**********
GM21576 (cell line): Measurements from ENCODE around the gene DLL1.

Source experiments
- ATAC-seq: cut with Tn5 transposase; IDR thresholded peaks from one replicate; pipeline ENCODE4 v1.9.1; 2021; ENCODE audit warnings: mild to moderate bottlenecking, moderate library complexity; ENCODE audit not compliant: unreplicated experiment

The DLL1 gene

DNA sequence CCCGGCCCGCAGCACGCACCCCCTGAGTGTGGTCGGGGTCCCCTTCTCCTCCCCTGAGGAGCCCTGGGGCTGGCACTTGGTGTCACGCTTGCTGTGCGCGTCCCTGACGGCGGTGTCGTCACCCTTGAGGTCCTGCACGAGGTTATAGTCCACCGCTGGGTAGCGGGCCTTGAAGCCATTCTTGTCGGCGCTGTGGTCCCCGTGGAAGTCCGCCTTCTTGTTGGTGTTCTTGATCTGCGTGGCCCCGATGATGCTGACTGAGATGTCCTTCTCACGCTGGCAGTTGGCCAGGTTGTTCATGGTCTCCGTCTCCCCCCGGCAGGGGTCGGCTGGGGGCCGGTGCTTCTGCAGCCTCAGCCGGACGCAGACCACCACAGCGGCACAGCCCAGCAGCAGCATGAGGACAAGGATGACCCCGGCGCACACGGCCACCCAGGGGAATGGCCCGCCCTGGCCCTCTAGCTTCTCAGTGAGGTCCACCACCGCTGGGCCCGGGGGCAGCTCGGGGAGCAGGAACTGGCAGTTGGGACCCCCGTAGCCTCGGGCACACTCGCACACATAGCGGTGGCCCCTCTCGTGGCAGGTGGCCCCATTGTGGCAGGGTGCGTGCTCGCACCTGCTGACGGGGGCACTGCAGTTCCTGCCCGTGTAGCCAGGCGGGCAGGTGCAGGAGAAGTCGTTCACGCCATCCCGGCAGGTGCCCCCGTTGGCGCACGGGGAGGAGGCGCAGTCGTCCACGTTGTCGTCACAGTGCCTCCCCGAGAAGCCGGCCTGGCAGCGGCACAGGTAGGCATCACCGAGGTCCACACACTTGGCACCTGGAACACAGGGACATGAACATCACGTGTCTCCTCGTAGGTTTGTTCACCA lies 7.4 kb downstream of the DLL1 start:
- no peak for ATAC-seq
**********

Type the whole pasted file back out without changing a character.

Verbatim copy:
GM21576 (cell line): Measurements from ENCODE around the gene DLL1.

Source experiments
- ATAC-seq: cut with Tn5 transposase; IDR thresholded peaks from one replicate; pipeline ENCODE4 v1.9.1; 2021; ENCODE audit warnings: mild to moderate bottlenecking, moderate library complexity; ENCODE audit not compliant: unreplicated experiment

The DLL1 gene

DNA sequence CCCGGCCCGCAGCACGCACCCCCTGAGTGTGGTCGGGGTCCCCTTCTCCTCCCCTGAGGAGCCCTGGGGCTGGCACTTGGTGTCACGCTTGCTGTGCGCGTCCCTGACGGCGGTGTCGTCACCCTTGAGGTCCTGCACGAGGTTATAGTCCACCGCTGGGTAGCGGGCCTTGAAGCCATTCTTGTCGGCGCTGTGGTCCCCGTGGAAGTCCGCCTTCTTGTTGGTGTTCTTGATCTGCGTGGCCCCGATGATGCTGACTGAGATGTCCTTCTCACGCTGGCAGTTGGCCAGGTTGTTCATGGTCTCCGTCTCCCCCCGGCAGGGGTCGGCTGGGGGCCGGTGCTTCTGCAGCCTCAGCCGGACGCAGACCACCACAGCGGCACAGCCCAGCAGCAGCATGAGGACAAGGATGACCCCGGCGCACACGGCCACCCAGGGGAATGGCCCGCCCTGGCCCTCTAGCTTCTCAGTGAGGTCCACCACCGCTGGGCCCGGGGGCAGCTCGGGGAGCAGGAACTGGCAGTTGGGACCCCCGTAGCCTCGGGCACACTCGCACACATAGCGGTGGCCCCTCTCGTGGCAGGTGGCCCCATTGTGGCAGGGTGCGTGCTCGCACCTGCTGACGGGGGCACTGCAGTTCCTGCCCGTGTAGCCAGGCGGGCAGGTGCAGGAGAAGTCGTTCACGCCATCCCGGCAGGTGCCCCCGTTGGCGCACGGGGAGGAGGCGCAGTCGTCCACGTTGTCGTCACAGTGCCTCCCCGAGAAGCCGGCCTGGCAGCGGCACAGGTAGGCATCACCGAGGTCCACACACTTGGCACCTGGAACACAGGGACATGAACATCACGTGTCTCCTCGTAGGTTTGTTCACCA lies 7.4 kb downstream of the DLL1 start:
- no peak for ATAC-seq